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Agricultural

25 June, 2021

100 million more

The NSW Government has announced an additional $100 million to support farmers battle the worsening mouse plague.

By Emily Middleton

Photo supplied via unsplash

Farmers will now be eligible for a 50 per cent rebate, up to $10,000, for zinc phosphide bait under the NSW government’s extension of its mouse plague assistance package.

The extension came after NSW Farmers and CWA of NSW representatives called on the state government to provide $25,000 rebates last month.

“The reason the government’s taking this action is based on new advice from the CSIRO indicating that this mouse plague could indeed be worse than anyone expected,” said agriculture minister Adam Marshall.

NSW Farmers vice president Xavier Martin said the announcement is an important step in helping farmers manage the costs associated with this major plague.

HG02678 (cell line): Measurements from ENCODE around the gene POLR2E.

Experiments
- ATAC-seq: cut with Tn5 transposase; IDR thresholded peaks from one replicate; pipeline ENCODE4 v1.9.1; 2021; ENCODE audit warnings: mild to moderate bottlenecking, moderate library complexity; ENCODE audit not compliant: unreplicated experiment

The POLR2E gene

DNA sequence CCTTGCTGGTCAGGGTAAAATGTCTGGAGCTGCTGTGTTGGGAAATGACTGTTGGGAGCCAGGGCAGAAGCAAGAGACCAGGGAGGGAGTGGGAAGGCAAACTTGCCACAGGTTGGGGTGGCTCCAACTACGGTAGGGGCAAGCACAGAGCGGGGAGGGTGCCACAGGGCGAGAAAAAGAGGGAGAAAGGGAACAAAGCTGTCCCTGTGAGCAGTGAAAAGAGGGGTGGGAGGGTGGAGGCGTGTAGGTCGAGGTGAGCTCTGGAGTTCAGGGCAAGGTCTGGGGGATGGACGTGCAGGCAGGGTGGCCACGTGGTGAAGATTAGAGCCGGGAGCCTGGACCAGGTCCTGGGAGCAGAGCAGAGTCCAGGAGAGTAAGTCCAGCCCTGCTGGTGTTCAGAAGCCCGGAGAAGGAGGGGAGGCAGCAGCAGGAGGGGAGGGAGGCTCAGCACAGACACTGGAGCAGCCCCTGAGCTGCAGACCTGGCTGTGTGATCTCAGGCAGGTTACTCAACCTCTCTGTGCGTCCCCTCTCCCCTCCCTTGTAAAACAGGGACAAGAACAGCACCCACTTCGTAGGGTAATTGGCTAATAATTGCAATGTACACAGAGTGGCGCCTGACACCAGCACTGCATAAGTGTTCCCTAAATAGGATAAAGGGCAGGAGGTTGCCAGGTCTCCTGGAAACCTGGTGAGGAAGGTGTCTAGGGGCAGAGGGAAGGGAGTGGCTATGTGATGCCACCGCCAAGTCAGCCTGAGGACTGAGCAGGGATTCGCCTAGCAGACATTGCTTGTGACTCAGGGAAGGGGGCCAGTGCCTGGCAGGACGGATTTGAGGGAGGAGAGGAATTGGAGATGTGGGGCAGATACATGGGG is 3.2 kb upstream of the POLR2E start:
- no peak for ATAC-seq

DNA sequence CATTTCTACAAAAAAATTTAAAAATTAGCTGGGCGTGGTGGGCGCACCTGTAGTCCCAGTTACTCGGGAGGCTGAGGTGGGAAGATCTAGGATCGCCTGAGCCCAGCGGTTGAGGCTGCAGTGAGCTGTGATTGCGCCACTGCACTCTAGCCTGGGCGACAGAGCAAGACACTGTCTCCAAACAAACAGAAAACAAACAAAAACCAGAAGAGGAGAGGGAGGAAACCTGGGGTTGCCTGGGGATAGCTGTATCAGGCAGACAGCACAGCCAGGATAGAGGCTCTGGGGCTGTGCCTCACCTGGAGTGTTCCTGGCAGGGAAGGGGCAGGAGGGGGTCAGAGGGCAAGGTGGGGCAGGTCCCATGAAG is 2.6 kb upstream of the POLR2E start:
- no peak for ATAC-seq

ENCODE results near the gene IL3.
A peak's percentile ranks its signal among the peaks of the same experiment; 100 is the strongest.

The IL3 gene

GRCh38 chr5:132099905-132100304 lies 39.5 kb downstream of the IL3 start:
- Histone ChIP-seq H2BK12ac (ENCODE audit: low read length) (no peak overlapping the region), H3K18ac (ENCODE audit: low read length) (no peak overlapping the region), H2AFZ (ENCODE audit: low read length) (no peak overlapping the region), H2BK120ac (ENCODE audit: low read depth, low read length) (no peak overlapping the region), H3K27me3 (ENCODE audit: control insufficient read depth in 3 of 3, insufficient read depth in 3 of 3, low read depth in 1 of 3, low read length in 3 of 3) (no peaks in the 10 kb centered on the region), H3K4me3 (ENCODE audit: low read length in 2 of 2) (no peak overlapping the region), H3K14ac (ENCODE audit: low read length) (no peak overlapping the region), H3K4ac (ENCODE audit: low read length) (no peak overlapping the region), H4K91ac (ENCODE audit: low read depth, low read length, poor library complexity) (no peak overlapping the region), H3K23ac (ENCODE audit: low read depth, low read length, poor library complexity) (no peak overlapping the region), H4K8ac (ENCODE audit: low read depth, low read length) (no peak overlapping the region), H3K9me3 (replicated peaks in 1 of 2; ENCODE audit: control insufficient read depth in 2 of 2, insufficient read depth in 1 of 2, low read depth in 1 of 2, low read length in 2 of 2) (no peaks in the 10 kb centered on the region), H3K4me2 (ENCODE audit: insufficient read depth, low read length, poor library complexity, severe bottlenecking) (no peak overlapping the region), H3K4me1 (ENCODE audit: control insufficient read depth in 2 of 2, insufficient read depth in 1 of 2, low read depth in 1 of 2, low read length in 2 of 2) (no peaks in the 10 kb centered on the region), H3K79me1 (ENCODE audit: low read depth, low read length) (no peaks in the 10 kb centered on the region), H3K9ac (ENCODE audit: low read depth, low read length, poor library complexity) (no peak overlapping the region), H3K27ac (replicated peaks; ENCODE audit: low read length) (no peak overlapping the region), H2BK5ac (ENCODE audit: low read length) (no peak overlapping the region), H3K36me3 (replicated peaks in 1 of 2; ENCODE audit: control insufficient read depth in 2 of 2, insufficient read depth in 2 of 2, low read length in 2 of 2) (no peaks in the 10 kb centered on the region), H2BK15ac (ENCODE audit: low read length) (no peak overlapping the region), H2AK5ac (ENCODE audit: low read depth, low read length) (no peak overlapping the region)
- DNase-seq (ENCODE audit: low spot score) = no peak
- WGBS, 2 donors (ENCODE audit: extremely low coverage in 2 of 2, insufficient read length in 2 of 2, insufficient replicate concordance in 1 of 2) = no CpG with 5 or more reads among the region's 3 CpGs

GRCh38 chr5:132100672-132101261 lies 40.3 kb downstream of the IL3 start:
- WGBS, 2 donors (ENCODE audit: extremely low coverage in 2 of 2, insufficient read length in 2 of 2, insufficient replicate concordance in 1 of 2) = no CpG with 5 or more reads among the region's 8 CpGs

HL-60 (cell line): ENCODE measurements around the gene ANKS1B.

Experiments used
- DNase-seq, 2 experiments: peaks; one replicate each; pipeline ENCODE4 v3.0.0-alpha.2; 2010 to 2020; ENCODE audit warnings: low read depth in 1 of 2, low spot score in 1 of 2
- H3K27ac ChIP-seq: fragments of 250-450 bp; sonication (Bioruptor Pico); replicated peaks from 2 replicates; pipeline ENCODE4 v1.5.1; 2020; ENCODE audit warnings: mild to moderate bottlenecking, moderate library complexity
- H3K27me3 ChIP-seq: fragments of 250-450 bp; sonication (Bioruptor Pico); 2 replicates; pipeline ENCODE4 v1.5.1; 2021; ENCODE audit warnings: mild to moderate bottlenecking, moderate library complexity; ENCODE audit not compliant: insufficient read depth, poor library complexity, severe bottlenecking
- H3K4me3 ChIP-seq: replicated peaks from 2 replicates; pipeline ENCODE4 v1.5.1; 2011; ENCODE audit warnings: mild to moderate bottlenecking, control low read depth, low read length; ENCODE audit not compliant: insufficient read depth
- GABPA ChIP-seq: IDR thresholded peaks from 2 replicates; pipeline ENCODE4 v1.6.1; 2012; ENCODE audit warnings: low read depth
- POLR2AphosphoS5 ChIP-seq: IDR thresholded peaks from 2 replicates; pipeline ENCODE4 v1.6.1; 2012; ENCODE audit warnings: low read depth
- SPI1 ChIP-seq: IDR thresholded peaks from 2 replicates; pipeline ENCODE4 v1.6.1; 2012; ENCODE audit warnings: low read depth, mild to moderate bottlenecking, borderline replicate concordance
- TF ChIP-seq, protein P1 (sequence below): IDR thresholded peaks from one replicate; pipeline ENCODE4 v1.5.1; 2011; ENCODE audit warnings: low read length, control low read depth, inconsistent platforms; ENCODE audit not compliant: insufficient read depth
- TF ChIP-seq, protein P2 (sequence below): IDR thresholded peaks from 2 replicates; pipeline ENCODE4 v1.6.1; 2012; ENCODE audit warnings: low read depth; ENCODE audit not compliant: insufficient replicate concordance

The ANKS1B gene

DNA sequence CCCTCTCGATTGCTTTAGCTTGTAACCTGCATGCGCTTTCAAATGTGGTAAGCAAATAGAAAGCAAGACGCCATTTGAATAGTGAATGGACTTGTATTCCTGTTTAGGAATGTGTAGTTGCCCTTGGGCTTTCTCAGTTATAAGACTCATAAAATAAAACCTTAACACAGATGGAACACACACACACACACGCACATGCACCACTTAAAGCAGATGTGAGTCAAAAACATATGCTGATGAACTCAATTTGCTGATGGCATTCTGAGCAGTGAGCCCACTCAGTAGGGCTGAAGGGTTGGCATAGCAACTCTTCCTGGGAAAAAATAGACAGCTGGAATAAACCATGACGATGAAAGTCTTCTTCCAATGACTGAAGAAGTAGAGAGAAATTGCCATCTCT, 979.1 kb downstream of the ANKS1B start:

“The practical support measure of rebates for zinc phosphide was an initiative from NSW Farmers and we thank our many members for sharing their stories of the widespread impact of this plague,” said Mr Martin.

“Warnings from CSIRO and responses to a NSW Farmers survey on the plague indicate how dire this situation is. It’s the worst mouse plague for some time, and it could easily get worse without adequate intervention. There’s a need to make the rebates available immediately so farmers can control mouse numbers before spring.”

The Department of Regional NSW and the Rural Assistance Authority will develop the zinc phosphide rebate framework, including eligibility criteria and how primary producers will be able to claim the rebate.

“This funding is an important build on the $50 million already announced by the state government last month, which signified recognition of the problem but had some shortcomings in terms of practical benefits. NSW Farmers collaborated with the Country Women’s Association of NSW to highlight the stark need to respond to this crisis. It is promising to see the NSW Government listening to the bodies representing farmers and regional NSW on this issue.”

Mr Martin said the situation is ongoing and will require constant monitoring and flexibility in support measures for what could become the worst mouse plague NSW has ever seen.

“We look forward to working with government on behalf of our members and regional communities to hopefully ensure this plague is well under control before spring.”


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